One of the primary ways in which our textual structures make text easier to manipulate is by removing surface-level variations, including acronym, synonyms, label names and slight variations in sentence construction. Each of these variations introduce substantial differences into sentences, and mean that with the exception of some boiler-plate sentences and year-to-year within-firm re-use of material, almost no two sentences in company filings are identical.
This article explains how, by abstracting/capturing these surface-level variations, our textual structures make it feasible to examine the similarity in the conveyed relationships, rather than whether those sentences use exactly the same words to convey their messages.
Components of surface-level variation
Our textual structures capture four qualitatively distinct forms of surface level variation, enabling you to focus on comparing meaningful differences between text. Specifically, our structures are designed to capture:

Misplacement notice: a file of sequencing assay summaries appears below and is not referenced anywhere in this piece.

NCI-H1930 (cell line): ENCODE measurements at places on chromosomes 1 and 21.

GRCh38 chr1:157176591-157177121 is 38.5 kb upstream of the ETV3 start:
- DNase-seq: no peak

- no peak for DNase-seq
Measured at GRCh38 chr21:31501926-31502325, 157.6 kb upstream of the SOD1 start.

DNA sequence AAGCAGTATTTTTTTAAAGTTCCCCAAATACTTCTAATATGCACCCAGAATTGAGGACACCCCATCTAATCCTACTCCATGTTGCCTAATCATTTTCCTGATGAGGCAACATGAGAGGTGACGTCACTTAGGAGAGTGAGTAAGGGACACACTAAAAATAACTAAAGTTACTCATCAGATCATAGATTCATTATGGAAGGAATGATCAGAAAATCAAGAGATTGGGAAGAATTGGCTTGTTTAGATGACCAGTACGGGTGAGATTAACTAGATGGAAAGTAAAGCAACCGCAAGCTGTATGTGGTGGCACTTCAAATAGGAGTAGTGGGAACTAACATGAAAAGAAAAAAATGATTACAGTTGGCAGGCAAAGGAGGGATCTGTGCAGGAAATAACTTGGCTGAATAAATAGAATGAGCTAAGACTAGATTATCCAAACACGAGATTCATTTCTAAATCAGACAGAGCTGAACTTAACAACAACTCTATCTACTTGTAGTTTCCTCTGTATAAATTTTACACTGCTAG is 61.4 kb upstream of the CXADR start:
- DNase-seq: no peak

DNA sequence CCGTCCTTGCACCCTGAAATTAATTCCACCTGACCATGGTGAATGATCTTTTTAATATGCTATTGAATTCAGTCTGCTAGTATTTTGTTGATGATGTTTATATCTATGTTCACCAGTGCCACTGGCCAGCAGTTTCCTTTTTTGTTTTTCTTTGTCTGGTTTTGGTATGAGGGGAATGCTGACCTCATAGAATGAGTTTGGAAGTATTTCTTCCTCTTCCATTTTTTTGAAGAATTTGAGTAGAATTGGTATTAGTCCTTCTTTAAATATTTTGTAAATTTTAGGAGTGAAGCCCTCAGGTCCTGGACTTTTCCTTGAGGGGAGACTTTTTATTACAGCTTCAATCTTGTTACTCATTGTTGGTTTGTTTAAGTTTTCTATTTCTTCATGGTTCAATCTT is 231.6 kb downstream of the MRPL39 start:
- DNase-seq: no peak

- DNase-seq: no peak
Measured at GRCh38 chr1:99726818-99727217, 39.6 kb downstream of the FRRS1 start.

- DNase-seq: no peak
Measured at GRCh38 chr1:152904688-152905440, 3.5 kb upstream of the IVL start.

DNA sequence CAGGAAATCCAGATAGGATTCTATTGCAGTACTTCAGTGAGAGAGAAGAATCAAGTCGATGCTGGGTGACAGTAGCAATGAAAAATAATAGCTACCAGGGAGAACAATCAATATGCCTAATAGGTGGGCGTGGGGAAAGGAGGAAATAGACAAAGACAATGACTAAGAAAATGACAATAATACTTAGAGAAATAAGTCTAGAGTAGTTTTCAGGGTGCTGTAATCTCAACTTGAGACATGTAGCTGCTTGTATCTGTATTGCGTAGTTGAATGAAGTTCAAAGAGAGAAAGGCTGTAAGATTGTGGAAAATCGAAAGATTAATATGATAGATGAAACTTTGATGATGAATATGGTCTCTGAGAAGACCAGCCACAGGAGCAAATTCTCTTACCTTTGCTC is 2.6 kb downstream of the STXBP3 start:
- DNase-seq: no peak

Illustrating the power of standardized textual-structures
The power of capturing information in standardized representation, abstracting surface-level variation, can be illustrated by considering a typical sentence from a manager's background, which may include details of the manager's employer, job title and dates of employment, for example:
While this is one way in which the information can be conveyed, it is possible to write the very same information in multiple different ways, sometime using the same words, and some using different words:
In each case, surface-level variation distorts the ability to directly compare the sentences. As such, it is difficult, even with a small number of sentences, to directly compare whether the same position are listed in subsequent filings, whether the same words are used to describe experiences, nor to directly compare the changes.